There was a chief minister of a King. The King was very much pleased with him. The minister enjoyed the full grace of the King, but then he reflected that the King's grace is not very steady. I must have a friend to help me in difficulties.
So he became friend with one fellow with whom he always dined, bathed, and kept a constant company. After sometime he thought that I must have two friends, so he made some other fellow his friend but paid him visits only on festival days. Thereafter some third fellow also became his friend, who met him only on rare occasions. Distinctively all the three were named Nitya-mitra, Parva-mitra and Juhaar-mitra. Now one day the Minister thought that I should like to test my friends to know, if they indeed would help me in difficulties.
One day he arranged a plot in the following manner. He invited the prince for dinner and imprisoned him underground with his son. He sent away his wife to her father's place along with his second son. Then he called a most unreliable and noisy servant and told him, "Listen, the prince had precious ornaments. So I killed him by twisting his neck. Now I am afraid of the king and therefore I will leave my house. I will conceal myself somewhere. Do not disclose this secret and give a clever reply to the King. With these instructions the minister left the house for Nitya-mitra's place.
Nitya-mitra saw the Minister approaching with anxieties. He felt that something was wrong with the minister. The Minister said, "Dear friend, I regret, I plead guilty of an offense punishable with death. The King shall certainly hang me. Please protect me." When Nitya-mitra inquired in detail, the Minister said, "Being allured by the ornaments of the Prince I have killed the Prince and now I fear the king. Kindly protect me." Nitya-mitra said, "Oh ! My God ! The murder of the Prince cannot be concealed. The royal soldiers will shortly arrive and search in every cubbyhole and corner of my house. If you are found here, I am in big trouble. Kindly leave this place secretly without any delay. Resort to some other place."
The Minister made many sincere requests in vain to allow him a shelter, but Nitya-mitra slammed the doors in his face and did not even wish him "Good Bye". He breathed an air of relief on the Minister's departure.
The Minister realized the selfish nature of this friend and he left for Parva-mitra's place, his second friend. There also he narrated the same account and requested him to afford shelter. Parva-mitra also said, "I know, it is my duty to help you but I am a man with my family. I have no place to hide you. What condition my family members would be reduced to, if the king is angry with me. Kindly arrange to go to some other place." Despite many requests Parva-mitra did not agree to give him shelter and the Minister realized him as a selfish person.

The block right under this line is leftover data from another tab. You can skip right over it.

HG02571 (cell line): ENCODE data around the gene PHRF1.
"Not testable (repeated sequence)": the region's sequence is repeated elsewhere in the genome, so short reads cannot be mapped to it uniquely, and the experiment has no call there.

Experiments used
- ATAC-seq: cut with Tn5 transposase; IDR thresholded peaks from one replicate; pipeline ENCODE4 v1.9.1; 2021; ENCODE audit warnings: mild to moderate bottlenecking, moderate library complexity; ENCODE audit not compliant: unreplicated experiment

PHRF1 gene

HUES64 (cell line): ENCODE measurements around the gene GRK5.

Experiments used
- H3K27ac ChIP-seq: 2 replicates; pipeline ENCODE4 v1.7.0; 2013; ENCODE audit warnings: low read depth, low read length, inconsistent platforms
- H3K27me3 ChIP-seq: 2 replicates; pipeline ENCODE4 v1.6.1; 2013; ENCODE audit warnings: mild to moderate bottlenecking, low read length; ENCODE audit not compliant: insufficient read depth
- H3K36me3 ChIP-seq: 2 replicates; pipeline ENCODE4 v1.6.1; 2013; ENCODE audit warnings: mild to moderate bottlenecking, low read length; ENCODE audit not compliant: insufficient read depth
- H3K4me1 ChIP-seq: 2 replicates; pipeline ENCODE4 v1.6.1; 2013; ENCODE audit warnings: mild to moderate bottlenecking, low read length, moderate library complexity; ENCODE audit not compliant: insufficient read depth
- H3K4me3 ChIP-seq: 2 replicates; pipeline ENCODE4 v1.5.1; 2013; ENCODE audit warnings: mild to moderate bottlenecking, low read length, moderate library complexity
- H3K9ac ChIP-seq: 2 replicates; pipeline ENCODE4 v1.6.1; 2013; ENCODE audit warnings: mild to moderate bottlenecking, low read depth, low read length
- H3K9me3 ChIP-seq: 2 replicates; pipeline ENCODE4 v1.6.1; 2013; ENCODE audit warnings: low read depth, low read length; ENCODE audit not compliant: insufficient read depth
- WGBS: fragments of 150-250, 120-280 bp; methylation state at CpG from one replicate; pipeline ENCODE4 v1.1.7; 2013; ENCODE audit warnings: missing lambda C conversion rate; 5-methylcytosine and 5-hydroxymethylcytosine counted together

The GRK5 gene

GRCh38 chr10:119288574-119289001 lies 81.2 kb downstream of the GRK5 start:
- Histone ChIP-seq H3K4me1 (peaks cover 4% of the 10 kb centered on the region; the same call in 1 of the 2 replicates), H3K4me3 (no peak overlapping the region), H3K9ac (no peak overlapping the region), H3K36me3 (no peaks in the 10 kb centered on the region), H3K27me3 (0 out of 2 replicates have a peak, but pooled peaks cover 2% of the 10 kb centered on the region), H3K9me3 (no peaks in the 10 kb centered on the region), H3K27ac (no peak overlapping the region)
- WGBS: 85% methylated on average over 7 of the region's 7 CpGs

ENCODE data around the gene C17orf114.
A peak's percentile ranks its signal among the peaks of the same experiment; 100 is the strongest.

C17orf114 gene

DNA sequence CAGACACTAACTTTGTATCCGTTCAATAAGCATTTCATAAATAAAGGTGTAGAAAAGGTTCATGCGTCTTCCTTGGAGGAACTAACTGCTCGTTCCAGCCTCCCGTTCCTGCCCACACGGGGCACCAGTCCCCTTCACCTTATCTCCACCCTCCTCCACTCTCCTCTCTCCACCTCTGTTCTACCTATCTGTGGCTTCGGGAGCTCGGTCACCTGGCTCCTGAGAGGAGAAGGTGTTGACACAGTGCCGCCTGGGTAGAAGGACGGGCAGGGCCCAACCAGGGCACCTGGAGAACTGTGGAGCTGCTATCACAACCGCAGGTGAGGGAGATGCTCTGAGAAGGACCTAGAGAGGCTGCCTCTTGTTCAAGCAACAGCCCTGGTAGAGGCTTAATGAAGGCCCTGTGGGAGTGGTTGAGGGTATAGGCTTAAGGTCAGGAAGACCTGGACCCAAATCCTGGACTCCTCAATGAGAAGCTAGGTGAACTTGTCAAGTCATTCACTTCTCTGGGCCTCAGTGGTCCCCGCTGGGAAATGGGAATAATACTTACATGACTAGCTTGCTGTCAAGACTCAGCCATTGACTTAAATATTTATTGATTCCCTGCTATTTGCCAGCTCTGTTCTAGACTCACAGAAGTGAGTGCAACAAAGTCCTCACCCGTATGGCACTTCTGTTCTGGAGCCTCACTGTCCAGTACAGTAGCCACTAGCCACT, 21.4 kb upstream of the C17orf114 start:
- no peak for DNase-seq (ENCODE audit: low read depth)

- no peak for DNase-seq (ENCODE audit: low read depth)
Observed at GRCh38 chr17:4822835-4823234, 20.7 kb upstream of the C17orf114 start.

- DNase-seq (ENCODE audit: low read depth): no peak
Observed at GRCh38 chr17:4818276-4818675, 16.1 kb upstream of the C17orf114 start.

Now from here the Minister proceeded to Juhaar-mitra's place. Seeing his arrival, Juhaar-mitra offered him a cordial welcome and asked for any service he could render. The courtier related the whole incident and requested to afford shelter. Juhaar-mitra said that he was very fortunate to receive him and render services in any capacity. Thereupon, the Minister stayed with him.
Now let us see what happened in the mean time. A shallow mind cannot maintain a secret for long. That servant, rather than maintaining the whole affair as a secret, himself went to the King and disclosed the matter in anticipation of some reward. The King was extremely irritated to learn the incident and ordered his soldiers to immediately produce the Minister before him.
The soldiers rushed forth and inquired of the whereabouts of the Minister. They came across Nitya-mitra's place and asked him about the Minister. Nitya-mitra said to them, "The criminal did come to me for shelter, and I am the last man to afford shelter to a murderer. I think he must have gone to Parva-mitra's place. You may please inquire there." So the soldiers arrived at Parva-mitra's place and he said, "I have not given him shelter. If you have any kind of doubt, you may search my house."
Somehow the soldiers learnt that the Minister might be at Juhaar-mitra's place. They severely scolded Juhaar-mitra and said, "This is not fair on your part. Hand him over to us." Juhaar-mitra said, "You are wrong. You can search for him if you desire." Juhaar-mitra insisted that the Minister was not there and after search the soldiers doubt was dispelled so they left.
Now as the minister was not found , the King made a proclamation that a valuable reward would be granted to anyone who gave correct information regarding the Minister's whereabouts.
As the friends were tested for their sincerity, the Minister told Juhaar-mitra to respond to the King's proclamation and give full information as regards to the where about by stating that he was not guilty as the prince was living and could be produced before the King whenever the King so desired.
Juhaar-mitra approached the King. So having listened to Juhaar-mitra's words, the King ordered to produce before him the Prince and the Minister. When they were produced, the King was very happy and he amply rewarded Juhaar-mitra. But he asked the minister, "What is all this about ?"
The Minister narrated the whole affair with the intended purpose. The King thereupon felt high admiration for the Minister's deep insight. The Minister was granted increment in his salary. He continued with Juhaar-mitra's love and friendship having abandoned Nitya-mitra and Parva-mitra.
Now the story is a fable and can be explained as follows.
Created by Sushma Gupta on 5/9/09
Updated on 06/09/11